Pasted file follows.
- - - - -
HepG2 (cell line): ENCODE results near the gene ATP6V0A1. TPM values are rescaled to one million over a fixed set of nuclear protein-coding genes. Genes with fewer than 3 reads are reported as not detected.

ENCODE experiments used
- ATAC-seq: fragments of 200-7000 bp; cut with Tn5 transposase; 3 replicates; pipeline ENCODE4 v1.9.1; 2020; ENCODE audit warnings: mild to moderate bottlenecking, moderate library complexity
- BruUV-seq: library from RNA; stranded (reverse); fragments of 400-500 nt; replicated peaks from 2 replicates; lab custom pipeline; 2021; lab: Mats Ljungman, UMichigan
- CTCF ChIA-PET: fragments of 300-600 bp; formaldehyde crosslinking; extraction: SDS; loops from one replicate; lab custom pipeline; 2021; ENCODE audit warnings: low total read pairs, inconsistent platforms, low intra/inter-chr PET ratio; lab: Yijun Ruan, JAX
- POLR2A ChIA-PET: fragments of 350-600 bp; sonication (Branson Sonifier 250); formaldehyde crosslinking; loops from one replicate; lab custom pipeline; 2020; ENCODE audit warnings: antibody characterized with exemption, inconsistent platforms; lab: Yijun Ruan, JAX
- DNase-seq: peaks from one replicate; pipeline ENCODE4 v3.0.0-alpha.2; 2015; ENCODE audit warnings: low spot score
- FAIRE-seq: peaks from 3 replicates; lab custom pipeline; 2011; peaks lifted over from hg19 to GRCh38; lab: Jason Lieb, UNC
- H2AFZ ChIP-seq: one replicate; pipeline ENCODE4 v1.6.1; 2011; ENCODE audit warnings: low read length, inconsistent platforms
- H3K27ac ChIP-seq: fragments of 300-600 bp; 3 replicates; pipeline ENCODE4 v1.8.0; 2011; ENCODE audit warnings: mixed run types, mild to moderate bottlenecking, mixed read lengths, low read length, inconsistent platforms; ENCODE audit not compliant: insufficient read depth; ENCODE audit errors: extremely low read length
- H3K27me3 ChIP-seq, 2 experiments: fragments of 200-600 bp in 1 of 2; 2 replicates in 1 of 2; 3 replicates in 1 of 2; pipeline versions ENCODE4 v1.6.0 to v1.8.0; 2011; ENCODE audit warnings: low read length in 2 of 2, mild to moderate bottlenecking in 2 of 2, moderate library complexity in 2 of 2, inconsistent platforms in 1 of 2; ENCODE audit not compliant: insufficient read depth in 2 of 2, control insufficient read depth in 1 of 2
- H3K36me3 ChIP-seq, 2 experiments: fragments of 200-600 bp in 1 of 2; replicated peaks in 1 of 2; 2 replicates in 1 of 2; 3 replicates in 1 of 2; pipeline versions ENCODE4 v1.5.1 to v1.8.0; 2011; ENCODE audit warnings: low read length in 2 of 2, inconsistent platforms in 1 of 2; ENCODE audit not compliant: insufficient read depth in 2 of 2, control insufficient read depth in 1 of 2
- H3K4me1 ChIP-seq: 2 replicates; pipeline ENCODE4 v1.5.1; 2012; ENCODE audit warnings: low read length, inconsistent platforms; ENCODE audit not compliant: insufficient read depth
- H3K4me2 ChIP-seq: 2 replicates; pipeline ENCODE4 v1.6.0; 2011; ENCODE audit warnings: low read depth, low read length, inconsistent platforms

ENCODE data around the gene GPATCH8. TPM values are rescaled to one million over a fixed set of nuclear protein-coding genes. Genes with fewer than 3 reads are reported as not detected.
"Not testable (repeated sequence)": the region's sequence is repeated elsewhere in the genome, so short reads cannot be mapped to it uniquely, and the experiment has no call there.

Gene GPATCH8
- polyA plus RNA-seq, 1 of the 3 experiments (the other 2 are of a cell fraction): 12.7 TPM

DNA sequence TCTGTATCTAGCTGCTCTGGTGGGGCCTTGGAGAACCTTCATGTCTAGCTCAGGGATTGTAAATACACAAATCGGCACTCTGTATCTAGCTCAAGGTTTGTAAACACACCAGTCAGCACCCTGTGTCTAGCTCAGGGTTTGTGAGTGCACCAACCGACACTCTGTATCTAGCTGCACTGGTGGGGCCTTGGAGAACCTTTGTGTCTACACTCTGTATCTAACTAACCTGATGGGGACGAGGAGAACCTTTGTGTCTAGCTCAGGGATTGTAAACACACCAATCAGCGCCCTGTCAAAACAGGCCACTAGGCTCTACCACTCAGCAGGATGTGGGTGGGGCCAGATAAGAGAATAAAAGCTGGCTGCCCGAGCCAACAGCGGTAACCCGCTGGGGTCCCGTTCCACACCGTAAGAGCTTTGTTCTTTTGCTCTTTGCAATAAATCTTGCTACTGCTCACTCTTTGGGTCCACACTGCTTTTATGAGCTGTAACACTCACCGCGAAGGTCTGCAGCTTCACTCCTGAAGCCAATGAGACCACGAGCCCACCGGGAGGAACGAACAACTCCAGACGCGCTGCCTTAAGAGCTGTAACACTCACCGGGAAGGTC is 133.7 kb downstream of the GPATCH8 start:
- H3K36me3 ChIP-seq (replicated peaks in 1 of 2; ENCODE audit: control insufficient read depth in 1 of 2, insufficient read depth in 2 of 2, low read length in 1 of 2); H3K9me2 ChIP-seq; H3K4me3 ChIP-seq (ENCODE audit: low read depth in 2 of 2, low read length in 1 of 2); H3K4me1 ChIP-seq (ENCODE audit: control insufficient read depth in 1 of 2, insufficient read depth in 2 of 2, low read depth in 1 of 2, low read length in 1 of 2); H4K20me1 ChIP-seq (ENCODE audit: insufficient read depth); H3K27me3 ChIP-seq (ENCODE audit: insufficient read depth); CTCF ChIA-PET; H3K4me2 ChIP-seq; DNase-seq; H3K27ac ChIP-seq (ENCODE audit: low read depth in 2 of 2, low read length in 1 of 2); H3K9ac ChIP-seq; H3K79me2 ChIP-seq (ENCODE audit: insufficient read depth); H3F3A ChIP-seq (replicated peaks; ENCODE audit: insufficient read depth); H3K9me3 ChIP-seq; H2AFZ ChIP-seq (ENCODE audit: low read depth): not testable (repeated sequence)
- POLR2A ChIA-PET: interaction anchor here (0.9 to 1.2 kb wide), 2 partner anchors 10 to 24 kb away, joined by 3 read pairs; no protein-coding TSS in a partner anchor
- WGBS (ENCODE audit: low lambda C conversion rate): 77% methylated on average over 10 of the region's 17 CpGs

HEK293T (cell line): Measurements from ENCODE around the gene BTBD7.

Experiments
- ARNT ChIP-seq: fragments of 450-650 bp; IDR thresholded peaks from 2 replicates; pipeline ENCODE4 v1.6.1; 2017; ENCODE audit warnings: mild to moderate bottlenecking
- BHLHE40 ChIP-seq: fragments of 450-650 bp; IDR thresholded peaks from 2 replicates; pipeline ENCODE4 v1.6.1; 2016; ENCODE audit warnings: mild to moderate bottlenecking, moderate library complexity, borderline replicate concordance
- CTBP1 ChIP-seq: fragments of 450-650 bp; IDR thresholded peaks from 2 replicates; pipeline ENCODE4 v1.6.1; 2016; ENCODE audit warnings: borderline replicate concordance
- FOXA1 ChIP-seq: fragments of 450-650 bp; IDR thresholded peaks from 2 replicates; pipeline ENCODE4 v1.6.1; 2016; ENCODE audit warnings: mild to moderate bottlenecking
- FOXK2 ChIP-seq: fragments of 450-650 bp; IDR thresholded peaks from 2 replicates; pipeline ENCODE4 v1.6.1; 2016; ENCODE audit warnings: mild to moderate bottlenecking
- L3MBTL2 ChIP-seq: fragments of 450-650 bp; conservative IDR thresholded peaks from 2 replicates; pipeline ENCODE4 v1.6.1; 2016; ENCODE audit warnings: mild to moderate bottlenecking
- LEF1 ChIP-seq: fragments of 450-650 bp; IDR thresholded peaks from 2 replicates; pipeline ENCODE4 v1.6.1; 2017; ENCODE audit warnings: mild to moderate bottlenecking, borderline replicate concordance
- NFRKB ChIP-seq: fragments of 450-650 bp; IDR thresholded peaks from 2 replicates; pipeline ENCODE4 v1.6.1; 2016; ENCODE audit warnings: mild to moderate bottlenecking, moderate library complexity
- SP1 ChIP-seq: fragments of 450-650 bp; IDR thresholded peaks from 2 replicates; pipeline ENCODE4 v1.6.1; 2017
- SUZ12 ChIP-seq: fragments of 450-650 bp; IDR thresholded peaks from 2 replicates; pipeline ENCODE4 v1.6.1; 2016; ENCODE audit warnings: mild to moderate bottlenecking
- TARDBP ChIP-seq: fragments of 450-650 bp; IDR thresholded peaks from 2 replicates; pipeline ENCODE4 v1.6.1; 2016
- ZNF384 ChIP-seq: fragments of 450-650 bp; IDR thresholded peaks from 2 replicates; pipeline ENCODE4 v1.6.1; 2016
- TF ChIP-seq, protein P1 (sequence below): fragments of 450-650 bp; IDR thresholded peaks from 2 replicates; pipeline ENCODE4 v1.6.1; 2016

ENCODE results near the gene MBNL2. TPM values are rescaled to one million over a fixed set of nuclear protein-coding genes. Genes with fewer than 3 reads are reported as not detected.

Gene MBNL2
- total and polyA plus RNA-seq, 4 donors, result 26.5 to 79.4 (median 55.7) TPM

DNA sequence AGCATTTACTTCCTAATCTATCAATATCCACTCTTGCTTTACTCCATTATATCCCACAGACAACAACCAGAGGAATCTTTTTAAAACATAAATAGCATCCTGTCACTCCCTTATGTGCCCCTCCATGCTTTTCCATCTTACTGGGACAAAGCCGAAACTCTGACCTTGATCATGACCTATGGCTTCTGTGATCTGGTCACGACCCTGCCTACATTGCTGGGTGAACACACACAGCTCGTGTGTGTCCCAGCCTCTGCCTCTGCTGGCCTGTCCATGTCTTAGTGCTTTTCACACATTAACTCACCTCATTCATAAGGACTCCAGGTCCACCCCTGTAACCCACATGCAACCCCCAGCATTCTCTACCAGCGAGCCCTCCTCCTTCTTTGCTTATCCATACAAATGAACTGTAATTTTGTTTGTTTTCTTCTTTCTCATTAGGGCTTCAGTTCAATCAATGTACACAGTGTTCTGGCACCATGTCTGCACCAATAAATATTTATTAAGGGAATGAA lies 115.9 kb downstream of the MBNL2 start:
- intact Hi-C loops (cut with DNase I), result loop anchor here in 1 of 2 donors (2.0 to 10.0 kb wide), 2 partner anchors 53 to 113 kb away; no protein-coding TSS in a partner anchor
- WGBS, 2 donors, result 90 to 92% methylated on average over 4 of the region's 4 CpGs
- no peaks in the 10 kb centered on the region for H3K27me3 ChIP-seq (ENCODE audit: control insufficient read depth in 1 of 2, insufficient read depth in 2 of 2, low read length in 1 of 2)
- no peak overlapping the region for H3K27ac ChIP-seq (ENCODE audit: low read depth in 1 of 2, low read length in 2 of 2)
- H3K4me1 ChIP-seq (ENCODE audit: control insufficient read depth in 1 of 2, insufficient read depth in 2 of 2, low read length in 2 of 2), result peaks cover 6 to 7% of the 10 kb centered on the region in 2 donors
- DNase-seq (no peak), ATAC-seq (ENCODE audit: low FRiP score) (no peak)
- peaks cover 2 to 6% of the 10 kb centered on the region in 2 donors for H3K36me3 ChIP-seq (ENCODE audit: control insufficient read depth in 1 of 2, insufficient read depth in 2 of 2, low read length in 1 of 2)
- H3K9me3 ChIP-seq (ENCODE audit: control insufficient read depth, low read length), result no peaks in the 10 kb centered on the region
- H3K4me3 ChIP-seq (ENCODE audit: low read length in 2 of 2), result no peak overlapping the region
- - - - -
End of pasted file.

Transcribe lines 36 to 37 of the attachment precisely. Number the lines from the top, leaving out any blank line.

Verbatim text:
- ZNF384 ChIP-seq: fragments of 450-650 bp; IDR thresholded peaks from 2 replicates; pipeline ENCODE4 v1.6.1; 2016
- TF ChIP-seq, protein P1 (sequence below): fragments of 450-650 bp; IDR thresholded peaks from 2 replicates; pipeline ENCODE4 v1.6.1; 2016